Ray Bird

Ray Bird

Golden Moments: Bird flew in from prairies and never looked back

Ray Bird grew up on a farm near Saskatoon, but the prairies weren’t for him and he moved to Golden in 1965 to work in the logging industry.

Ray Bird grew up on a farm near Saskatoon, but the prairies weren’t for him and he moved to Golden in 1965 to work in the logging industry.

He worked in a variety of positions before eventually becoming a faller.

“Then we got up on the ridge with 8 feet of snow and I thought, ‘what the heck did I get myself into?’,” Bird laughed. “Even with snowshoes on you sank down about 4 feet.”

Nevertheless, Bird continued to work in logging up until his retirement at age 60, and a lengthy career in the industry doesn’t come without its fair share of excitement.

Bird would frequently be enlisted to battle forest fires as part of his job, as was customary at the time. It was an aspect of the job that Bird enjoyed immensely.

“Those were exciting, very exciting…it was great,” he said.

One experience was especially harrowing for Bird, after he spent the day battling a large fire from the ground.

“We got caught and they forgot about us. It was getting dark and we were wondering if we had to stay out there all night,” he recalled.

“We didn’t have nothing and we were soaking wet…there was thunder and lightning and the clouds were coming in down low.”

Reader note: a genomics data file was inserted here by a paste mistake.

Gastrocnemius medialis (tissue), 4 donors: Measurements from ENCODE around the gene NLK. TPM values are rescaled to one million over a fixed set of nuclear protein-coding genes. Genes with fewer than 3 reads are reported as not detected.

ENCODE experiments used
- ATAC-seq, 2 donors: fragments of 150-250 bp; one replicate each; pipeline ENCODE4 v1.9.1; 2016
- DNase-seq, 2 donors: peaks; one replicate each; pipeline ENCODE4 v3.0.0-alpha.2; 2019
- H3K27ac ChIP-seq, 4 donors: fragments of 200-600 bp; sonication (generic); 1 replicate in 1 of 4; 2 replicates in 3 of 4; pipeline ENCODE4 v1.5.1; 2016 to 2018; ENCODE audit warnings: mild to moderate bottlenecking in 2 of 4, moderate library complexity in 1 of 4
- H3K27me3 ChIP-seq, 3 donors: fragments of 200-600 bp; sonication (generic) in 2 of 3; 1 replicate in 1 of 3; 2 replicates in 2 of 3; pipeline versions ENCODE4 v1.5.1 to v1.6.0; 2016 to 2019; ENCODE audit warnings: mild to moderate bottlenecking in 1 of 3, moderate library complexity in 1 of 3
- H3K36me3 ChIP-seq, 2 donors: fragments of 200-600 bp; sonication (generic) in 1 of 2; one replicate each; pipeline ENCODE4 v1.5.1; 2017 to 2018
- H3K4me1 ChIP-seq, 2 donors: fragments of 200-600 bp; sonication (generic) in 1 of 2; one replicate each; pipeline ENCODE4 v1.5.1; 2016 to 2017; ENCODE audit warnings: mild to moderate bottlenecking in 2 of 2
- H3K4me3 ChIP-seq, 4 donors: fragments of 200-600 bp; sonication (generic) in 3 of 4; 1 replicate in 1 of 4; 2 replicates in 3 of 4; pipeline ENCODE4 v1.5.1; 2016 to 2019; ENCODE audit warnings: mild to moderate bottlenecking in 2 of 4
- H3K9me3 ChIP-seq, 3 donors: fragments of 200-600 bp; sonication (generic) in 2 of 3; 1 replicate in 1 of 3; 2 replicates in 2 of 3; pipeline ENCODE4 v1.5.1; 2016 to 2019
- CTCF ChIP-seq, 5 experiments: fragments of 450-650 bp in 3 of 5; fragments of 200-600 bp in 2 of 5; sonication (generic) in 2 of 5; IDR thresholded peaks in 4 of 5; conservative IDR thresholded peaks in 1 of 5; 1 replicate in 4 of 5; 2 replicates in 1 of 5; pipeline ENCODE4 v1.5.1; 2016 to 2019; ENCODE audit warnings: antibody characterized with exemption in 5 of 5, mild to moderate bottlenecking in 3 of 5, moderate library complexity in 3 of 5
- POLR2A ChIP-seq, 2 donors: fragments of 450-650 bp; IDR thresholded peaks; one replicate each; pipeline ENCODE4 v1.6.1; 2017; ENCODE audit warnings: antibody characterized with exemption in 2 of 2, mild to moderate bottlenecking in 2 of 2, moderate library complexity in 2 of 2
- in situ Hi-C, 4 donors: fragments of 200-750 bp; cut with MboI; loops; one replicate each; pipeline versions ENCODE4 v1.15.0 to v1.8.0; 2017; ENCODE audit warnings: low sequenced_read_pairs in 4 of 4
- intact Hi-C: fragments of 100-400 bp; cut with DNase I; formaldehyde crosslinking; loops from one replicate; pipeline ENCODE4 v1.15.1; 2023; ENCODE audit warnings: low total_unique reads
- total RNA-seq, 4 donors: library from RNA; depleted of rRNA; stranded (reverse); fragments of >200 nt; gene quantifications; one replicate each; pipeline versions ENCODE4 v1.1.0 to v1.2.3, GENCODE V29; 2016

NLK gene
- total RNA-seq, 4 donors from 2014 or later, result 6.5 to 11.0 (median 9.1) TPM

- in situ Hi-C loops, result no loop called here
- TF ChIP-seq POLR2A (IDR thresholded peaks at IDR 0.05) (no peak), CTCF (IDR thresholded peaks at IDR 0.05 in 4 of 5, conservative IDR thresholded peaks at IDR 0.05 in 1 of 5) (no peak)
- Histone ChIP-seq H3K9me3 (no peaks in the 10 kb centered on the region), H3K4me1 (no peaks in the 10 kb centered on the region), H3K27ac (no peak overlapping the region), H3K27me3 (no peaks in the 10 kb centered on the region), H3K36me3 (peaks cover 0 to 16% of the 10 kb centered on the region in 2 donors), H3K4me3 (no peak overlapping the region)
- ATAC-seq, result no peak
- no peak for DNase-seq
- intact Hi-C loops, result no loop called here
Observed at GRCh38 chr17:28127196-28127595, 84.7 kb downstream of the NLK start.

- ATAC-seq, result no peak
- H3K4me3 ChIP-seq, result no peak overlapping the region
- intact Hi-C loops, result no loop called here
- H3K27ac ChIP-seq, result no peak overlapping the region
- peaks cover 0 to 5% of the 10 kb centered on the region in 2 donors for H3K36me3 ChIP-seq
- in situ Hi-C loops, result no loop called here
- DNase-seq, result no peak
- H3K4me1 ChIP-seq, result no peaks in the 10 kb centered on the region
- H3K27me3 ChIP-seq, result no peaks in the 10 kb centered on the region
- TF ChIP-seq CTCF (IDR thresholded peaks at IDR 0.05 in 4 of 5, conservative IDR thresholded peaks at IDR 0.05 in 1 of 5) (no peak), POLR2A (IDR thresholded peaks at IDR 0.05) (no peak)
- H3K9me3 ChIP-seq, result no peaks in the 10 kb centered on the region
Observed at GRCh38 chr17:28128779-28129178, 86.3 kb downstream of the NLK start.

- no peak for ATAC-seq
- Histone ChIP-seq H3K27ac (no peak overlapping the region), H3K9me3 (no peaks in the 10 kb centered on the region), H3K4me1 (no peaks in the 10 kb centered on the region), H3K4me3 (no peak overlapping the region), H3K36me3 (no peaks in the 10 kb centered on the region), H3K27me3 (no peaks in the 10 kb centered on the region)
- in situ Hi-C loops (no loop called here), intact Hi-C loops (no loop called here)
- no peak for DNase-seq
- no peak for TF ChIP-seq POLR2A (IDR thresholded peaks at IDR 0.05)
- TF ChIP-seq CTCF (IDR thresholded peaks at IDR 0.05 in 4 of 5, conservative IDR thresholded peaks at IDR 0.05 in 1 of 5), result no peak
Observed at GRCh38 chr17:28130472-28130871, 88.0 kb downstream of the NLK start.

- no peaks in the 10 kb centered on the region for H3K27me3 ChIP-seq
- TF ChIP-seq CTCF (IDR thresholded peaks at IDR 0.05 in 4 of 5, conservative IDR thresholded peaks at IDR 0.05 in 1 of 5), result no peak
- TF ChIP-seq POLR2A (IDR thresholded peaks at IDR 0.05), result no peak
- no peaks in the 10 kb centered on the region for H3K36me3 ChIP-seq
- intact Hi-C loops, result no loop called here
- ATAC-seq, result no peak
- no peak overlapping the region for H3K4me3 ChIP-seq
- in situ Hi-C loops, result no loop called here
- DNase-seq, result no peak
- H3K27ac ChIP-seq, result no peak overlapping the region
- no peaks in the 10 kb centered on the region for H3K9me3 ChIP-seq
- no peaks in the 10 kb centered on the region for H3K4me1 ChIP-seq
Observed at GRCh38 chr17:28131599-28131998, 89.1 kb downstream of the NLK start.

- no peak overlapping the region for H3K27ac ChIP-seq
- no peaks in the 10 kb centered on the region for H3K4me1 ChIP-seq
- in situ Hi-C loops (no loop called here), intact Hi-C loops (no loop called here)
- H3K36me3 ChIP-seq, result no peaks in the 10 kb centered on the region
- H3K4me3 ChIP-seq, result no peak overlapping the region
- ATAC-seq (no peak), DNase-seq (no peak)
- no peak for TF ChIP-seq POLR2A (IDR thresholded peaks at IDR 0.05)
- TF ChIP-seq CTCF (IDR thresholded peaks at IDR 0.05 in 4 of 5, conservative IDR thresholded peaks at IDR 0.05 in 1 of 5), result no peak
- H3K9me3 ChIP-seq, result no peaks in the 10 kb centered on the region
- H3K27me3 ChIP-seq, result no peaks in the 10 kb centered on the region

Thankfully, a helicopter pilot returned for Bird and his group just before dark, and they were quickly brought back to camp.

Despite being stranded in the wilderness, Bird didn’t feel nervous while waiting for rescue.

“Oh not me, we were still warm enough with the fires right there, but we were soaked,” he said.

In a separate incident, Bird was driving with his co-workers to work along a backcountry road when a wolverine jumped onto the outside of their tire.

“He was chewing it…I thought ‘you stupid little brute.’ Finally he let go and he took off up the bank,” Bird grinned.

Outside of work, Bird has taken full advantage of the recreational opportunities that the Columbia Valley offers. Golden’s surroundings were a big attractant for him when he moved here in the ‘60s.

“I’ve always loved to hunt, there are elk here, whitetail, anything you want,” Bird said. “(I’ve also enjoyed) mountain climbing, I’ve done lots of that. It’s beautiful, whereas the prairies are so flat.”

Bird learned to hunt when he was just 14 years old and it’s an activity he continues to enjoy today, although now he sticks to hunting along forest service roads rather than heading deep into the bush.

As a result of his many years breathing in dusty air while working as a logger, Bird developed a case of pulmonary fibrosis, a scarring of his lung tissues. The disease has prevented him from doing many of the things he enjoys, and could one day lead him to move to Cranbrook for medical reasons.

For now, Bird continues to enjoy living in Golden and is a member at the Trinity Lutheran Church.

“You’ve gotta be around good people,” Bird said.

“There’s lots of friendly people (at the church).”